Friday, January 8, 2016

A Minxy, Mustachio-ed Murder

Murder is a joyous mashup of Clue meets Gilbert and Sullivan

Photo courtesy of Hennepin Theatre Trust.
Murder is everywhere these days. Between Serial Season 1, the Robert Galbraith novels and Making of a Murderer, it seems completely inescapable. 

So it's a good thing that Broadway channeled their inner Capote and produced A Gentleman's Guide to Love and Murder, the 2014 Best Musical at the Tony's and currently showing at the State Theatre. 
Photo courtesy of Hennepin Theatre Trust.
Murder follows the story of Monty Navarro, the son of a disinherited member of the esteemed (and extremely wealthy) D'Ysquith family. After Monty's mother dies, he determines to regain his place in the D'Ysquith family, elevating his place in society and wreaking revenge on the people who had been so cruel to his mother. The only trouble is that in order to access any of the D'Ysquith's funds, he must kill all eight prior heirs first. 

The rest of the show follows Monty's (successful) efforts to do just that, and his tangled love affairs along the way. Monty's unrequited love is for Sibella, who marries a rich man before Monty gains his fortune, but his wife is Phoebe, who elevates his stature among the D'Ysquiths.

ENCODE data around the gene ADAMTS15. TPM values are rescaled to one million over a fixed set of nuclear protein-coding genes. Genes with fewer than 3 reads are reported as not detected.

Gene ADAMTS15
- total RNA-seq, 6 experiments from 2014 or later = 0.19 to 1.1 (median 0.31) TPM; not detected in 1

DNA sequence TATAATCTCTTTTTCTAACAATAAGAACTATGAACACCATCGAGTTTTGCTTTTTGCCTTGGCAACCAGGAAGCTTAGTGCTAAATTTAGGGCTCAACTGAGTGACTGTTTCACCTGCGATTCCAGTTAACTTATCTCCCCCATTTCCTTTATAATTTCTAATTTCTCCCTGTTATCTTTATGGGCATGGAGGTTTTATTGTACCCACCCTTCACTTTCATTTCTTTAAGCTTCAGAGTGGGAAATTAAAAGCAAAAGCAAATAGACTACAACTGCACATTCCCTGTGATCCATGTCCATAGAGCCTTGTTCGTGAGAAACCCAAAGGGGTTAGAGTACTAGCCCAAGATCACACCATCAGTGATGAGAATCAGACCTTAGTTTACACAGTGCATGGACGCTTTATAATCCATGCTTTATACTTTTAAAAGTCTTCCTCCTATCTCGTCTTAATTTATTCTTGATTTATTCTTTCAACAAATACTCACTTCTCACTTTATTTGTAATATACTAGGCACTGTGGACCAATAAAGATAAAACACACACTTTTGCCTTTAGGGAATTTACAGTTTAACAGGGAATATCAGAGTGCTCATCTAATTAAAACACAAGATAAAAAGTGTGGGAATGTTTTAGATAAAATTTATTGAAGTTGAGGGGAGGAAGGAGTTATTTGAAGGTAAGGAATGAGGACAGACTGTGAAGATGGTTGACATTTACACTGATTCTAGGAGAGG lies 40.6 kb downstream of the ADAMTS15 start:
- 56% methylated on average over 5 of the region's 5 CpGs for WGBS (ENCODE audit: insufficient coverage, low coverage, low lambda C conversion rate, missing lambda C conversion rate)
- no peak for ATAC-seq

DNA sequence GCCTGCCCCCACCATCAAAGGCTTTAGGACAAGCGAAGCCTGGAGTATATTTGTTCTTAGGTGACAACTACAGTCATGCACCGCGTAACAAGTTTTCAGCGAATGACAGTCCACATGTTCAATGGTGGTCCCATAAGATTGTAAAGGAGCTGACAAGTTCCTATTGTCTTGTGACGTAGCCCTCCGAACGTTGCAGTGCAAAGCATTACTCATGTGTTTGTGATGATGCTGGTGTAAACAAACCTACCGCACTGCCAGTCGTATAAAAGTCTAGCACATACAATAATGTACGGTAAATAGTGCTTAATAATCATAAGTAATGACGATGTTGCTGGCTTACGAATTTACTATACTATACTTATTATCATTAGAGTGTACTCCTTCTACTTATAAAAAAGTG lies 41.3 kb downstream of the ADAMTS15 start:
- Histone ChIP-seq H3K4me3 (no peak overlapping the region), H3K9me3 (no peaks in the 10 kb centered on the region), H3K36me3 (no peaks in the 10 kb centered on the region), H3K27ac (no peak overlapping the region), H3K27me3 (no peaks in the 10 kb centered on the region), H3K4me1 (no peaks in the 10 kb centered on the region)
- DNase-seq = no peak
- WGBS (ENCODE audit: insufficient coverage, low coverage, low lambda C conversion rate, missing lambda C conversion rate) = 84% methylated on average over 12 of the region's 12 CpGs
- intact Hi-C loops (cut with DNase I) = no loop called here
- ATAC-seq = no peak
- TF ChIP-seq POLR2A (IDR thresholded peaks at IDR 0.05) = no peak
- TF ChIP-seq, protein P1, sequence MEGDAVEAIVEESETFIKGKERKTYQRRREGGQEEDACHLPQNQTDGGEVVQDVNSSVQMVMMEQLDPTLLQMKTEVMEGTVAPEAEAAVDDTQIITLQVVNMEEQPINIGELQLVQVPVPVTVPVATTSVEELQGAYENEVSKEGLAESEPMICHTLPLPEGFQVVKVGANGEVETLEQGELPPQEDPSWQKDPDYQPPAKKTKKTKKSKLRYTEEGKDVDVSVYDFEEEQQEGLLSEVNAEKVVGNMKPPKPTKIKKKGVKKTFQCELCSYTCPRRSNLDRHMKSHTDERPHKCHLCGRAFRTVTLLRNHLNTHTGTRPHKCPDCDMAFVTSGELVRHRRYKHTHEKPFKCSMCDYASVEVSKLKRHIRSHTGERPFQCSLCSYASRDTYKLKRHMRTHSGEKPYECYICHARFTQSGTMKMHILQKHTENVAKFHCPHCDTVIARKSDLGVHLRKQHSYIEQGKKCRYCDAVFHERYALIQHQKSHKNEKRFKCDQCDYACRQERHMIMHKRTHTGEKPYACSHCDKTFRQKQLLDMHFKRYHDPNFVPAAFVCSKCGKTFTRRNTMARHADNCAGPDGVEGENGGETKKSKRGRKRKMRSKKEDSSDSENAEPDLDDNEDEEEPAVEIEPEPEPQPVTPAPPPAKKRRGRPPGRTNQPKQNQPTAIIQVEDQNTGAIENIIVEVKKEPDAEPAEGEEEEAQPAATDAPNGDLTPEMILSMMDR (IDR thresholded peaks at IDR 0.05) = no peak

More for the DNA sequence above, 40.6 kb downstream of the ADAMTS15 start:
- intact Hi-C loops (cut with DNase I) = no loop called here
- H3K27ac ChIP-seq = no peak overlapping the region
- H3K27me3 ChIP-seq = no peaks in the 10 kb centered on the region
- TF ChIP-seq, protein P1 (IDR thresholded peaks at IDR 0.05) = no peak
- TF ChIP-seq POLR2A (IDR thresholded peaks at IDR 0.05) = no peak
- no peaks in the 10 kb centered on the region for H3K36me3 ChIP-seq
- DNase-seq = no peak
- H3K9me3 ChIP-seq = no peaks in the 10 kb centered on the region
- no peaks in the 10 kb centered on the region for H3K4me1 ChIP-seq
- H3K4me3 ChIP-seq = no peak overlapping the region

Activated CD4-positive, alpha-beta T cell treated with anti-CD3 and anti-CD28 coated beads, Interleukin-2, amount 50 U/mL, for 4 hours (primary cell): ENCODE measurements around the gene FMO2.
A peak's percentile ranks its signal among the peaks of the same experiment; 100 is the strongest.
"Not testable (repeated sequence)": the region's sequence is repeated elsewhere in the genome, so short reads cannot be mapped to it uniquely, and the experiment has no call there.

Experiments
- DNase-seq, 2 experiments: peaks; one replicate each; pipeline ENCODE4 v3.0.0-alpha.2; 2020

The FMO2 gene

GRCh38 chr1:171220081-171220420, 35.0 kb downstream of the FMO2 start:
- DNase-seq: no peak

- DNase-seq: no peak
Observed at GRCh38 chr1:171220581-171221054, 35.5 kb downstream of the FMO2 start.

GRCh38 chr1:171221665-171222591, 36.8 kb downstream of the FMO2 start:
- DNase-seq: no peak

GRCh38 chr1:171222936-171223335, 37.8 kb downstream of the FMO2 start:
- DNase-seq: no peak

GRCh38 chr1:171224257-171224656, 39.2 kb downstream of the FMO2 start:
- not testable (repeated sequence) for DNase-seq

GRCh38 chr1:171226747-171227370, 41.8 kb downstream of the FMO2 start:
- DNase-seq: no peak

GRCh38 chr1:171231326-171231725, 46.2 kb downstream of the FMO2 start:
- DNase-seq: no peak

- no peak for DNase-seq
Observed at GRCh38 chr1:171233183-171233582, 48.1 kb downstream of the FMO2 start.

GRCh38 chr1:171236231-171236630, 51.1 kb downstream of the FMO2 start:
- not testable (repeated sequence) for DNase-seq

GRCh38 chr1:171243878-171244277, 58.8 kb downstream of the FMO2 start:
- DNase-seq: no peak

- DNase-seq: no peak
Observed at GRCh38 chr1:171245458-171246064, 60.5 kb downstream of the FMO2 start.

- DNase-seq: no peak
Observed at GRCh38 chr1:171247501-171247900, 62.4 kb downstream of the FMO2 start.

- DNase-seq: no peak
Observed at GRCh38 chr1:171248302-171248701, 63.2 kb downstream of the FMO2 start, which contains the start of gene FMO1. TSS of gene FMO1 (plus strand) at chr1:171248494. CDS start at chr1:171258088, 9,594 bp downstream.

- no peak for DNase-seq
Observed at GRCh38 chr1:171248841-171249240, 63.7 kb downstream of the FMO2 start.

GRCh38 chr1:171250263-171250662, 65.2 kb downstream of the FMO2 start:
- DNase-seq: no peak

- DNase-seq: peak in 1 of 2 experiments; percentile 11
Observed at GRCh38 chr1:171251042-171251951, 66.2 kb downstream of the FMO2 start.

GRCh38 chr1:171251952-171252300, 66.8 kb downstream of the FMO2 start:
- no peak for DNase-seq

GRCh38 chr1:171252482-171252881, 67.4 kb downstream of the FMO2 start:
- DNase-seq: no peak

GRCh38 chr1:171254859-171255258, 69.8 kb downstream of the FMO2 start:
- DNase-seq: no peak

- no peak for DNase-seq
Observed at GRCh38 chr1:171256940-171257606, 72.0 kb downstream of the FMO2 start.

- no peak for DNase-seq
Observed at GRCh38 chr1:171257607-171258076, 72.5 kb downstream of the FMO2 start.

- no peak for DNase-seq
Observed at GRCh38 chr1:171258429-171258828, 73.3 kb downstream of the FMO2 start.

Photo courtesy of Hennepin Theatre Trust. 
If you like dry humor, dark humor, or snobby British anything, this is the show for you. Murder makes the absolute most of every stereotype you can think of, and it's hilarious if you're in on the joke. This goes right down to the sets and costumes, which feature singing statues and paintings, elaborate dinner parties and ships, corseted matrons, and as many side-whiskers as you could possibly wish for. 

Musical highlights are comedic songs, including the love triangle featured in "I've Decided to Marry You," ├╝ber-colonial "Lady Hyacinth Abroad," and Boer-focused (remember the Boer War?) "Looking Down the Barrel of a Gun."
Photo courtesy of Hennepin Theatre Trust.
Heavy hitting cast member of the year is obviously John Rapson, who plays each member of the D'Ysquith family murdered in Monty's pursuit of lineage. Many of his characters are average, but a few, such as Lady Hyacinth and especially Lord Adalbert, are deliciously disturbed and keep Murder's heavy plot swimming in a lighthearted atmosphere. 

As Monty, Kevin Massey falls a little flat. He's just fine, but not a standout. Kirsten Beth Williams is much more entertaining as Monty's love interest Sibella, with a Kate Beaton-esque delivery to her performance. Adrienne Eller has a perfectly prim delivery for Monty's wife Phoebe, and is reminiscent of Megan Mullally.
Photo courtesy of Hennepin Theatre Trust.
A Gentleman's Guide to Love and Murder is perfect for anyone who has a little too much steampunk in their lives, avidly reads Kate Beaton's comics, or has a general fondness for the British Empire's days of yore. There are many U.K. witticisms to be found here, and it's sure to be a hit. Check out ticket and show information by clicking on this link